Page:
Weick on Organizations as Nouns

Over time, how an organization is defined has changed.  Traditionally, there have been common features of organizations that deal with their structure.  Scott and Davis consider organizations to be “social structures created by individuals to support the collaborative pursuit of specified goals.”  All organizations must define objectives, induce participants to contribute services, control and coordinate these contributions, and gather resources and offer products or services, train (or select) participants.  They also must find a way to coincide with the pressures of the workforce.

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Administrative Behavior in Enron

I thought it would be interesting to look at how the administrative system of Enron behaved throughout the life of the company.  There were changes in upper level management throughout the business life of Enron and not everyone acted the same as his/her predecessor.  Simon’s Theory of Administrative Behavior (Scott and Davis, 53) talks about an individual’s decisions, how organizations simplify said decisions, and ultimate goals and how they lead to the development of the means-ends chain.  “As DiMaggio and Powell stress, ‘March and Simon…taught us that organizational behavior, particularly decision making, involves rule following more that calculation of consequences'” (Scott and Davis, 56).  I thought it would be intriguing to take a look at how Lay, Kinder, Skilling and the others acted with regards to Simon’s theory. Continue reading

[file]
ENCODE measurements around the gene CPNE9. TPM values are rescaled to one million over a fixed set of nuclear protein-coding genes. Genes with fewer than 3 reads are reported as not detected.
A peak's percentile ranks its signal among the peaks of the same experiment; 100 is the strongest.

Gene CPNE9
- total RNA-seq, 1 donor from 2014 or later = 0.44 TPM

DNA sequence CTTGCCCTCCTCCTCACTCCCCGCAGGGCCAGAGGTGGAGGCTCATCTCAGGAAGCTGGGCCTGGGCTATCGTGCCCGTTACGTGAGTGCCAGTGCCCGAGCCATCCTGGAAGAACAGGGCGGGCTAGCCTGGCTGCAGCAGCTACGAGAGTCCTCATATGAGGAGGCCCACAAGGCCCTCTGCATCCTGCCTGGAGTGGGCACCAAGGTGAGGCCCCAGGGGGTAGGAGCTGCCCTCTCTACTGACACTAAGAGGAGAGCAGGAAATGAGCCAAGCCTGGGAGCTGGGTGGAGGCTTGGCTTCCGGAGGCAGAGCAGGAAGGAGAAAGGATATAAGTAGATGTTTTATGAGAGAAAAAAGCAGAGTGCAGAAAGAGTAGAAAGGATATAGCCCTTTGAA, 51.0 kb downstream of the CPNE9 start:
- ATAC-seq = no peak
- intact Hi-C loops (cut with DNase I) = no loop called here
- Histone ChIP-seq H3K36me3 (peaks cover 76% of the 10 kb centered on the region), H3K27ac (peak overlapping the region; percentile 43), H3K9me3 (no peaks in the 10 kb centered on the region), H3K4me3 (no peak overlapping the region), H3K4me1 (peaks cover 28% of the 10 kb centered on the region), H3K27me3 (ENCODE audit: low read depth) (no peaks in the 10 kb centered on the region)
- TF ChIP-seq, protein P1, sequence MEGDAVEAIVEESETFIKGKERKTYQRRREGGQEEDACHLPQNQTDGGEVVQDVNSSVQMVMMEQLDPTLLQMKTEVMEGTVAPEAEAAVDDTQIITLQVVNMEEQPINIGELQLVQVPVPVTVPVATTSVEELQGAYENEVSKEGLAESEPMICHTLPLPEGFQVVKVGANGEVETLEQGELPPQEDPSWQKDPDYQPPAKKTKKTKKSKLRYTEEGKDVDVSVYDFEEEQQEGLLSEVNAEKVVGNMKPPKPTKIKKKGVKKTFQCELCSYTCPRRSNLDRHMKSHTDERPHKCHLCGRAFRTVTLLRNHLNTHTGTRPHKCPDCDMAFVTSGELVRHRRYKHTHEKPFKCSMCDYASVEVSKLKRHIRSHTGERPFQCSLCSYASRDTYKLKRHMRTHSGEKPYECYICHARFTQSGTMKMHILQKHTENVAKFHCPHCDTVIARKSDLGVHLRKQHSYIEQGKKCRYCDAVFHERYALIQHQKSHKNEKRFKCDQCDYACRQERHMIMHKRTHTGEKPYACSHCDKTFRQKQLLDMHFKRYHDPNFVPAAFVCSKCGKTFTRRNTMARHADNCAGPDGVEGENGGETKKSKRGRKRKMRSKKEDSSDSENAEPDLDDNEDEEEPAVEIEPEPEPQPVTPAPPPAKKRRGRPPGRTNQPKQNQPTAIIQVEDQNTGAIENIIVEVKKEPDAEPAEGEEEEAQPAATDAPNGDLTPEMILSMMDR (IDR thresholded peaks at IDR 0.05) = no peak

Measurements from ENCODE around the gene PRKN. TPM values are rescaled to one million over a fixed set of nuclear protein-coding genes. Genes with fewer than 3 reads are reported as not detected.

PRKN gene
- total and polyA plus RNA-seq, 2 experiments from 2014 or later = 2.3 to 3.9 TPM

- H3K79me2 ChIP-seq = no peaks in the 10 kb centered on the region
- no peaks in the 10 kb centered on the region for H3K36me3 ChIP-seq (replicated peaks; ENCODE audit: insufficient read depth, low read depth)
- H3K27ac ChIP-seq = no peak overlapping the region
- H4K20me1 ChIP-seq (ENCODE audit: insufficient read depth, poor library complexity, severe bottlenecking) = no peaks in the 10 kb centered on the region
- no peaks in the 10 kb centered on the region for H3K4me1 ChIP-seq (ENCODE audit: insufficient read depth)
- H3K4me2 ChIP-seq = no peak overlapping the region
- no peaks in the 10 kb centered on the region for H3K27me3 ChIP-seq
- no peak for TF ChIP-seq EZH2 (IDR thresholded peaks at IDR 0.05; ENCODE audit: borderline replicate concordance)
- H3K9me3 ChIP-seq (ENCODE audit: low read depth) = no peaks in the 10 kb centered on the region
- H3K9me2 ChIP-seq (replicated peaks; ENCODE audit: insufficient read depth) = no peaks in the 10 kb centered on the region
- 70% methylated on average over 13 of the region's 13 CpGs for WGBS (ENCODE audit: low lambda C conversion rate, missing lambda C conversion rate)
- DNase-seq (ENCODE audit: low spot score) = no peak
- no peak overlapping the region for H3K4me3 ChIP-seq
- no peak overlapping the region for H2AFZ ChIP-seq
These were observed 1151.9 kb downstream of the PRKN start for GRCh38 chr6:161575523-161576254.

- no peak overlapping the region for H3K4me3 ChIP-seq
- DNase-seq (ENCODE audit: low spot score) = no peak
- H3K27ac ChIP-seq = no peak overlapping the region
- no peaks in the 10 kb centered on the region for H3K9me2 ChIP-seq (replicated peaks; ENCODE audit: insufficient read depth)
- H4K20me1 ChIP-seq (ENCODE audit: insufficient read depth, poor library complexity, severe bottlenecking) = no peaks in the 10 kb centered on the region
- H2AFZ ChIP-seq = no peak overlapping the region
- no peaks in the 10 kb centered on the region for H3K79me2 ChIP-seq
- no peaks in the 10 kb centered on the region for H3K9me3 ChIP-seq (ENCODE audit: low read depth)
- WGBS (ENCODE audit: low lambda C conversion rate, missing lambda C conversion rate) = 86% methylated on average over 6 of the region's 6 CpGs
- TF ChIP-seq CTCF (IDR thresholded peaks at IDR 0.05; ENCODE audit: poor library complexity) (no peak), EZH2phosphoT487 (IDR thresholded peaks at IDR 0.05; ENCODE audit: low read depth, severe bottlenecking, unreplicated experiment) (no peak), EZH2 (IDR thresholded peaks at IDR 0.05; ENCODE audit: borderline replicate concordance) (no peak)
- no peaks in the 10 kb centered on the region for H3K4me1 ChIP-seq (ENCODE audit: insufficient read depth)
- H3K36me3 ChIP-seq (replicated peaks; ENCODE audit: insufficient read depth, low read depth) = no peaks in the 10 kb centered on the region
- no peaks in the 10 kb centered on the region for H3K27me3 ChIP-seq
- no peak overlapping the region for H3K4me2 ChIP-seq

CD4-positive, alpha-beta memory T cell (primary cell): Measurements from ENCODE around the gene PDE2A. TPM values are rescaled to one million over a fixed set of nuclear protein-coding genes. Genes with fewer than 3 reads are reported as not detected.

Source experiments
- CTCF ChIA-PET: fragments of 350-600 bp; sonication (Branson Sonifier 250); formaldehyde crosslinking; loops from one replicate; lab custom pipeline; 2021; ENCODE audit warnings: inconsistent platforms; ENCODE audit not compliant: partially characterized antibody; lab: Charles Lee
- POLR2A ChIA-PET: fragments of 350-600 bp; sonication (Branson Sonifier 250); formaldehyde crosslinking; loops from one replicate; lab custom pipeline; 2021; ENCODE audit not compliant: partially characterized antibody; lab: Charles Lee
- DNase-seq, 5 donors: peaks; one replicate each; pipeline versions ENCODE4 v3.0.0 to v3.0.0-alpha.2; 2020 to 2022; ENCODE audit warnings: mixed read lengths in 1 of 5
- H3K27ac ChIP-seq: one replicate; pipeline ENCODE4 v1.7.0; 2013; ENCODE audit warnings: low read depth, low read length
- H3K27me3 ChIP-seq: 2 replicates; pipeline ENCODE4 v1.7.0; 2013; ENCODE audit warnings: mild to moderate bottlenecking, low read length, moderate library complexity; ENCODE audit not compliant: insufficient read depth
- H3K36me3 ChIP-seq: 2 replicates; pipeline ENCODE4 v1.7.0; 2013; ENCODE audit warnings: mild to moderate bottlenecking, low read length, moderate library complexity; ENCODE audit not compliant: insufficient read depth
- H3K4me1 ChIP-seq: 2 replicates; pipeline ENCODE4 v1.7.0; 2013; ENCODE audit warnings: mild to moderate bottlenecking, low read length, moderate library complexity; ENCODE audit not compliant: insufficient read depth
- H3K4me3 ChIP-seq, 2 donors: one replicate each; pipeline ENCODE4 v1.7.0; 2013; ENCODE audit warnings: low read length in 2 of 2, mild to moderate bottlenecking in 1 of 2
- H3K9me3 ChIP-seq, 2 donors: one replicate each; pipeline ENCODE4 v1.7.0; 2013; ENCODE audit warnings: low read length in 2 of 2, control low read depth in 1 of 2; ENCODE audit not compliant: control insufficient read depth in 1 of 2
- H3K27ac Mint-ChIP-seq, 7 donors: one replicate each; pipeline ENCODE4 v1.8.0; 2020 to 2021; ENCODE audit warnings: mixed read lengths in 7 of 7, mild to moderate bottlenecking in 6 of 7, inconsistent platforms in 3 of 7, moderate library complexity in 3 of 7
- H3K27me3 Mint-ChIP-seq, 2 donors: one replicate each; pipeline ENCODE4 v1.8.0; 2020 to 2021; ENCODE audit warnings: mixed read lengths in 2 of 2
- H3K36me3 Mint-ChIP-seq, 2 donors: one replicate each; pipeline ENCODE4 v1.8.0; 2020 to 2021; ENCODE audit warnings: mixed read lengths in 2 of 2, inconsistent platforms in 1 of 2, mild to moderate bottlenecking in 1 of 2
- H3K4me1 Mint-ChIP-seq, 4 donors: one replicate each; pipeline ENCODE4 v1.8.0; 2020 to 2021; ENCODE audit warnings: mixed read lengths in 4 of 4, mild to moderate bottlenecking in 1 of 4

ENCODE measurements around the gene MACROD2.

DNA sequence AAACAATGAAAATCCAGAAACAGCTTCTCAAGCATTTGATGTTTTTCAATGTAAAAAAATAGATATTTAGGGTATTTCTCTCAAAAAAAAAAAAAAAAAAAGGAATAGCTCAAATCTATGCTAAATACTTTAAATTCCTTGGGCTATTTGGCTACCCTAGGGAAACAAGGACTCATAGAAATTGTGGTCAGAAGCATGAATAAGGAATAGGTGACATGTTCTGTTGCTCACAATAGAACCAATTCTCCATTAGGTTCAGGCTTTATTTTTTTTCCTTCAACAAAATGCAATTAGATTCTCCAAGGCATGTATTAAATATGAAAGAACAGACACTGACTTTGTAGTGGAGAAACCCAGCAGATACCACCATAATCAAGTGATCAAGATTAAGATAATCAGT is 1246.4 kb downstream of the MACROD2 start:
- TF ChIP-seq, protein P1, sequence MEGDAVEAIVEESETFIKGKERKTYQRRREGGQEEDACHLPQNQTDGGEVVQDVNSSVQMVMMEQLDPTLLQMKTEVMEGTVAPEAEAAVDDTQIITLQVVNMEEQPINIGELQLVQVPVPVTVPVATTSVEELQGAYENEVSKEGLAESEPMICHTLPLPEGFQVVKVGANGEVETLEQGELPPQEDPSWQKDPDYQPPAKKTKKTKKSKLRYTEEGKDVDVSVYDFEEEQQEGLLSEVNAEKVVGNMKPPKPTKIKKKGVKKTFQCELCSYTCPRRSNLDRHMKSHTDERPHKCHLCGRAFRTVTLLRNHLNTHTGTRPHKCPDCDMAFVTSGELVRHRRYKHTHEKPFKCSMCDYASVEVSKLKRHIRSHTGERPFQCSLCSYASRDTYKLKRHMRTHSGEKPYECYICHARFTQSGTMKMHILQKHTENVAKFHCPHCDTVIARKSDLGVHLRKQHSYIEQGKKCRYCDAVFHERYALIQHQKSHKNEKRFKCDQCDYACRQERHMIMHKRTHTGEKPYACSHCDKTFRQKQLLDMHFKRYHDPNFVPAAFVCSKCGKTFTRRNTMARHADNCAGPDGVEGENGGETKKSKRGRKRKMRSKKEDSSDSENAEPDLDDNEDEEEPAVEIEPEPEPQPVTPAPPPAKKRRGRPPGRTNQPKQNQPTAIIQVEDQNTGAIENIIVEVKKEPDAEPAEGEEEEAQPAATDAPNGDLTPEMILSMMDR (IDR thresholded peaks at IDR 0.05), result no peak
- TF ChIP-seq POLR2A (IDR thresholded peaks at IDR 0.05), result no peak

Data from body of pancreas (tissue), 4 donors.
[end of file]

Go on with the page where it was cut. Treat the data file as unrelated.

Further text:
Organizational Populations: Conceptualizing a Sublevel of the Ecological Level of Organizational Analysis

Organizational Populations

The population of organizations is one of three distinct sublevels within the ecological level of organizational analysis.  It essentially identifies groups of organizations that are similar in some aspect.  W. Richard Scott and Gerald F. Davis in Organizations and Organizing: Rational, Natural, and Open System Perspectives equate organizational populations to biological species, arguing that in both cases “the most relevant occupants of the environment are other actors of the same kind” (Scott and Davis, 116).  These similar organizations compete most directly for limited resources, thus being the primary source of competition.  However, due to their similarities, these organizations may also occasionally associate and cooperate in order to protect their mutual interests, as well as look to one another for guidance on proper protocol.  Each organizational population is distinct and can be described based on various features that are unique to that population.

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Employee Satisfaction vs. Productivity

I think I have to agree on some levels with the claims made by Scott and Davis that there is little evidence to support the theory that employee satisfaction leads to higher productivity.  I believe that while employee satisfaction is necessary for employee’s mental health and their duration in any one job, employee satisfaction will not lead to higher productivity. Continue reading